Monthly Archives: June 2010

Local Delicious Strawberries Have Arrived!

The brief but bountiful BC strawberry season has arrived and an exceptional crop is expected. Now is the time to enjoy one of our most fresh flavourful and healthy local harvests! The June/ July bearing strawberries will be available only for a few weeks, but some growers have everbearing ones that will be available until September.  You can find local strawberries from the Eastern to Western Fraser Valley – from Chilliwack to Delta.

A great day out with the kids is to visit a strawberry farm and pick your own.  To find a local pick your own strawberry farm click here

It is also worth paying that little bit extra at your local farmers market or grocer for B.C. strawberries rather than cheaper California strawberries as our local starwberry farmers are under threat.  Cheaper imports, labour shortages and viruses and pathogens are all squeezing BC’s strawberry growers, who have seen their industry reduced to a tenth of the size it was 10 years ago.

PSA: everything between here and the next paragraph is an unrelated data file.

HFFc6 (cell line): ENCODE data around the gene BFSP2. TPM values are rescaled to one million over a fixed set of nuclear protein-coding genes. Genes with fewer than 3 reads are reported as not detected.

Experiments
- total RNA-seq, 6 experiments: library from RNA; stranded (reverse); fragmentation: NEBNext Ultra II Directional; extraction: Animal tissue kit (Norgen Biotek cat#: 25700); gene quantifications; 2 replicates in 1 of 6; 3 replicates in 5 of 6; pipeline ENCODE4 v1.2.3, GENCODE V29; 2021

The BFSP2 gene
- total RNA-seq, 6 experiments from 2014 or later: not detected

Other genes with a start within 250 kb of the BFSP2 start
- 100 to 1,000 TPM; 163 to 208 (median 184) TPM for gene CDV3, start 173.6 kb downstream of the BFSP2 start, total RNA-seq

“We need big support from locals to keep our industry alive,” says Jeff Gill, the owner of Gill Farms (the largest strawberry grower in BC) and a director of the Fraser Valley Strawberry Growers Association. “The season is only a month long, and if everyone knew that and supported our local producers, it would go a long way.”